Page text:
I can help [people who have diabetes] plan how they’re going to eat their sweets, so that [it has] less of an impact on their blood sugar. I call it “smart eating”. [For example], if you’re gonna have your ice cream, don’t have it at night before you go to bed. Have it after a meal that has plenty of protein in it. Then it’s going to slow down the absorption of the glucose and not cause such a huge spike in your blood sugar.
A good way to start is to adopt “smart eating”.
A couple of other guidelines I would give people is to just look at what you’re eating in a meal on a plate. [Next] take one third of that plate and replace whatever it is with a salad or vegetable. It’s the one third rule. You can be sure for most people that’s going to dramatically lower their caloric intake probably by almost one third. And you’re adding in something healthy. So that was another thing that people seemed to respond well to. Rather than, “You can have so much of this and so much of that,” or quantities and portions. Most people just are averse to that kind of thing.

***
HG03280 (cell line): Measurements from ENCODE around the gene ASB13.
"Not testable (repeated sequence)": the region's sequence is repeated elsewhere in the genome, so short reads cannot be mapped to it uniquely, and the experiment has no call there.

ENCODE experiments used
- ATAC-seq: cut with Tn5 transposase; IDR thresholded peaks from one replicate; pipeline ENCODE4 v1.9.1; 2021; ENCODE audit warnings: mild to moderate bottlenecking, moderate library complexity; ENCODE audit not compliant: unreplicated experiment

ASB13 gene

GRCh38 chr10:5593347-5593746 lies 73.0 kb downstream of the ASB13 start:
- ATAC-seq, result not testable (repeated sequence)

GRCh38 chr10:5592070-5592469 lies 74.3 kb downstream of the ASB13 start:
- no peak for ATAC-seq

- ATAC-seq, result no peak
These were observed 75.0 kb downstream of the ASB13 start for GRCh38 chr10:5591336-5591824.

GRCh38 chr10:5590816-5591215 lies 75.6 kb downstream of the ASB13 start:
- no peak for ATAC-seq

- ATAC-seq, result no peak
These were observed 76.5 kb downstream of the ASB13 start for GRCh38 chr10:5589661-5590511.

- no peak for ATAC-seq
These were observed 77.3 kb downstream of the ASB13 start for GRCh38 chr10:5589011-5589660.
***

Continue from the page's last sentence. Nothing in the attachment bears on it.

The third thing I like to emphasize is color. Just make your plate as colorful as possible. If you do that, you’re going to be eliminating most refined carbohydrates. At least you’re gonna have brown rice instead of white rice, and whole wheat bread instead of white bread, and a good variety of vegetables and fruits.
Barbara Sarter, PhD, RN is a core faculty member of Bastyr University in San Diego, CA. Her extensive background in nursing and medicine includes a MA and PhD in Nursing, a career as a family nurse practitioner, homeopathic practitioner and faculty positions at USD and USC.
To find out more about the Nutritarian Diet, Dr. Fuhrman and related research, you can check out: www.drfuhrman.com.